During the runtime of our automated testing scripts, a common problem that blocks the completion of the tests arises from the appearance of pop-ups that are displayed for a small amount of time. This kind of situations can be easily missed when writing the test script, due to their short display time.

In the case above, the popup will appear for a short time when trying to search for a product in the database. While this popup is displayed, the rest of the page will not be clickable. This is problematic if you use the click() method for an element, immediately after searching for a product. The test script will fail with the below error:

org.openqa.selenium.WebDriverException: unknown error: Element < The element that should be clicked>…</a> is not clickable at point (m, n). Another element would receive the click: <”The pop-up that is displayed”>…</div>

As stated in the above error, the element that should be clicked is not available due to the pop-up being displayed.

In order to address this problem there are 2 methods:

The inefficient one

One workaround for this problem is to set an implicit wait. You specifically make the test script wait for a given amount of time. So if the pop-up lasts for 2-3 seconds, you can give it an appropriate wait time.

driver.manage().timeouts().implicitlyWait(amountOftime, time unit);

This is not recommended, as it is not efficient. On the machine on which the test scripts are developed, the script may work ok, but when deployed on another machine (i.e. a test server) in an environment where the internet bandwidth is smaller, this test script will most likely fail.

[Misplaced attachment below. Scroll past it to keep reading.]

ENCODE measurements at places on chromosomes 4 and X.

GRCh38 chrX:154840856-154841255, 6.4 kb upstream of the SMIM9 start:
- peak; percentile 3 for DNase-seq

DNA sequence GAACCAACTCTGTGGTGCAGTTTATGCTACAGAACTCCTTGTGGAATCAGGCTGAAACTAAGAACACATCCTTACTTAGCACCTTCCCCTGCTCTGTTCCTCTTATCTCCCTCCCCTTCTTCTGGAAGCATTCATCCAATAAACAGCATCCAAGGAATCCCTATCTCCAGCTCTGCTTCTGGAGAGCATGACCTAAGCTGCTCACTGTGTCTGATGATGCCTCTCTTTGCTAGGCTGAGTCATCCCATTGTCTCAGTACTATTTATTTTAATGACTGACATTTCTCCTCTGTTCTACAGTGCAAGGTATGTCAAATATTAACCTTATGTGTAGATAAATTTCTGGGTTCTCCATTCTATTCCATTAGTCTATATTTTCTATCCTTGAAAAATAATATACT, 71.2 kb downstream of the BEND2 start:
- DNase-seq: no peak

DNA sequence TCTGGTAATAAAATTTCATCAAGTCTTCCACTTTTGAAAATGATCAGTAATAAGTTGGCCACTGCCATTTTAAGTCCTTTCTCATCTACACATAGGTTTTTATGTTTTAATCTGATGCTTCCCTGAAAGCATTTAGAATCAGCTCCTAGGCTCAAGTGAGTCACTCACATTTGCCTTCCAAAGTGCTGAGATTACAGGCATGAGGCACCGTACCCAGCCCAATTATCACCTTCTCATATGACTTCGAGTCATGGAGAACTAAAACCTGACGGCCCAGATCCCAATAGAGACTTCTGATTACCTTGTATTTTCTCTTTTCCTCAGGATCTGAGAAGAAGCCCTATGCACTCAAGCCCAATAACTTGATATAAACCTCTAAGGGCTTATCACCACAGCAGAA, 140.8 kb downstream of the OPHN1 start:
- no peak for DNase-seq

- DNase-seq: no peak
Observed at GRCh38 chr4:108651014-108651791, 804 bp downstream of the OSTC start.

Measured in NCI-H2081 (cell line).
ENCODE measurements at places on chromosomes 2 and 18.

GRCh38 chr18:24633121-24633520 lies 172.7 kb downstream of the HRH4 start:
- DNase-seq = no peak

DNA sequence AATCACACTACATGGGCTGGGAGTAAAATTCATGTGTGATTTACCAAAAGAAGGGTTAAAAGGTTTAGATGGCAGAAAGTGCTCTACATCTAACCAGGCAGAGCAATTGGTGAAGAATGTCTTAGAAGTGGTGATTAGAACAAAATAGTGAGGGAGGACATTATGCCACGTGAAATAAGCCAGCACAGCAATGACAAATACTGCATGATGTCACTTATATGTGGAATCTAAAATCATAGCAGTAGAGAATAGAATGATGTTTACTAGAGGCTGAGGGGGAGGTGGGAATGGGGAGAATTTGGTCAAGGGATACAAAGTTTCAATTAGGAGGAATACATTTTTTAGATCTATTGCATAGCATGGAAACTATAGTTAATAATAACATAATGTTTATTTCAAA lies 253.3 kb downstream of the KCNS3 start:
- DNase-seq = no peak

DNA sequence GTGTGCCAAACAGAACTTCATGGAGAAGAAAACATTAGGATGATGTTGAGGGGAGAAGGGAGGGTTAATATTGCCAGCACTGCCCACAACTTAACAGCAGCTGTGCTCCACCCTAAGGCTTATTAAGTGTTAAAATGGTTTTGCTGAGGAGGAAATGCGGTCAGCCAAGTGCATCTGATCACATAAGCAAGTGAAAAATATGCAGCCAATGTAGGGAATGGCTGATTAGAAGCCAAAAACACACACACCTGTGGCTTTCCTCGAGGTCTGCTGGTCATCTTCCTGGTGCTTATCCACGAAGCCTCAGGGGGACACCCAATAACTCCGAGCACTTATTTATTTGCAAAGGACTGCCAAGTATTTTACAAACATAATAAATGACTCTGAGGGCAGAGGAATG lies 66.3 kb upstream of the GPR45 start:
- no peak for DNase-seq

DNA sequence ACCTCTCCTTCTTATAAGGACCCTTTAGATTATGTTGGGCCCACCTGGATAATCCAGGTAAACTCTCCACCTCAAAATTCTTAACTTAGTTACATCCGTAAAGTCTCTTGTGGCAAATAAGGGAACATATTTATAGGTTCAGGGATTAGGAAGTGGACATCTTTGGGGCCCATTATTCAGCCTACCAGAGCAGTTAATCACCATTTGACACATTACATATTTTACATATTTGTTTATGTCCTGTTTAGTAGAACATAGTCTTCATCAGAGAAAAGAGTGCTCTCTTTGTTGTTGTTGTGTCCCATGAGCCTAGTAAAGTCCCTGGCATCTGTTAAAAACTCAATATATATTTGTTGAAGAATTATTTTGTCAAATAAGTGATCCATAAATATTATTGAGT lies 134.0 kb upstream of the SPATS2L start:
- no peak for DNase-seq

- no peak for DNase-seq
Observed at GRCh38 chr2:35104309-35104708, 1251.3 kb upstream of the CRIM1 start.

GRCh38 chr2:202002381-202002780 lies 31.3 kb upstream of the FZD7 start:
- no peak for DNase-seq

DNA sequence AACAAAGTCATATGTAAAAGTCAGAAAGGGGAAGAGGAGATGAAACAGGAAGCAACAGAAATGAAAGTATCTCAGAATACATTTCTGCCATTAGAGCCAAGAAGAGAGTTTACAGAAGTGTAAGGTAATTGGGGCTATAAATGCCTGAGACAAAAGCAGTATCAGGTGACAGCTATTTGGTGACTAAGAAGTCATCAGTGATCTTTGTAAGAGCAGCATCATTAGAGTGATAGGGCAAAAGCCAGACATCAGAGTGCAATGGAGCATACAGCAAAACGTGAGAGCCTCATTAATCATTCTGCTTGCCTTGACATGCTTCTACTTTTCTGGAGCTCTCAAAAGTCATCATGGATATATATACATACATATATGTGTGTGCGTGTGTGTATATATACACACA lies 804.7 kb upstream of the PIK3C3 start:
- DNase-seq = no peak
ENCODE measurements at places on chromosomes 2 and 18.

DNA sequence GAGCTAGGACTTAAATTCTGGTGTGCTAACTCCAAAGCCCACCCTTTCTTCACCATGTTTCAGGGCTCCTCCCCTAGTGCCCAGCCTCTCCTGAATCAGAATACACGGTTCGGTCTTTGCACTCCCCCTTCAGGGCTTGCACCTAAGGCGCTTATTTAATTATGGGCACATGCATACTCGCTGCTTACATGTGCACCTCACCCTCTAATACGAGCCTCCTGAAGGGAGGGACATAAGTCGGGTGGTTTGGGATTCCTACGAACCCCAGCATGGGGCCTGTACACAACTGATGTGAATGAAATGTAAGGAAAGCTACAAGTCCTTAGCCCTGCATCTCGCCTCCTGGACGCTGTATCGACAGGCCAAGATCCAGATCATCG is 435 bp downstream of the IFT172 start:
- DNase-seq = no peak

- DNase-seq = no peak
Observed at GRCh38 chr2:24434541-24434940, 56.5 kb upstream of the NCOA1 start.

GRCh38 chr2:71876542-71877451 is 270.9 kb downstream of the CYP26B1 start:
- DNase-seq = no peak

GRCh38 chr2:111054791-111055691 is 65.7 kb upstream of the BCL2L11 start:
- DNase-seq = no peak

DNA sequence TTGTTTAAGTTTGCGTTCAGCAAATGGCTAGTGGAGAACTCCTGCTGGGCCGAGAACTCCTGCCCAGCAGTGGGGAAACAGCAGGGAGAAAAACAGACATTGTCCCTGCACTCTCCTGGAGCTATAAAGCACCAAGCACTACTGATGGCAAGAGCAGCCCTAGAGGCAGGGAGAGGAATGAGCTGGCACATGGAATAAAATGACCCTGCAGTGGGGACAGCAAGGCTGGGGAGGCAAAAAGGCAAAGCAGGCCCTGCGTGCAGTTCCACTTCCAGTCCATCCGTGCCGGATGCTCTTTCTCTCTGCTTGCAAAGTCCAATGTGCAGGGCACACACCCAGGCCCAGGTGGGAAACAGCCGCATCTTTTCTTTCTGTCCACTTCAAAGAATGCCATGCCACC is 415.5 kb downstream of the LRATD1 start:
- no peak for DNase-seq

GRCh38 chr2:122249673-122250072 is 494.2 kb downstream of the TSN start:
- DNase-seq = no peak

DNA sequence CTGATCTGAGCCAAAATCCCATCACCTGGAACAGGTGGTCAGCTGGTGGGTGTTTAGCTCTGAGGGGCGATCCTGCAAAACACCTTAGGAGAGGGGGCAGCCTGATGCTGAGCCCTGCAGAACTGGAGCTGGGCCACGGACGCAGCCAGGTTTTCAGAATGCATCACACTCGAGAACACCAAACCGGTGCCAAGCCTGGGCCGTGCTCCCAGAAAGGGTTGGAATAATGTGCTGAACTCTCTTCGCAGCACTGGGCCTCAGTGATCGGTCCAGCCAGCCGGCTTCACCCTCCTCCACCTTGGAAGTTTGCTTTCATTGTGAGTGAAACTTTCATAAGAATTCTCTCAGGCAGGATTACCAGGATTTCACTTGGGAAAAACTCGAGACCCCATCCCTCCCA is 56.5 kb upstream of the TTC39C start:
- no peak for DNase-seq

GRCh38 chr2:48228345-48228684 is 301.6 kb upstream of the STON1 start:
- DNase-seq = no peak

Also if you have multiple implicit waits, the total test script duration will be affected. For these reasons, this method should be avoided.

The scalable one

The best way is to wait the exact amount of time for such a popup to disappear. This can be done by checking if the popup is still displayed on the screen and when it’s not, to click the element needed.

This can be easily done with a while loop:


The loop will run until the condition is no longer respected, meaning as soon as the popup is no longer displayed, the loop will end and the script will move on to the next statements.

It’s a simple and efficient way which doesn’t load the script with useless waiting time.

You can also define methods that can be used in these scenarios.

public static int longWait = 50;
public static WebElement clickable(WebDriver driver, By locator) {
             return new WebDriverWait(driver, longWait).until(ExpectedConditions.elementToBeClickable(locator));

This method waits until an element is clickable.

Our QA team provides automated testing by using frameworks, such as Selenium, to create test scripts, while simulating the user interactions on various browsers, such as Chrome, IExplorer, Firefox. Our team members are ISTQB certified and have tested 300 solutions. Just say hello@tremend.ro for a free consulting meeting.

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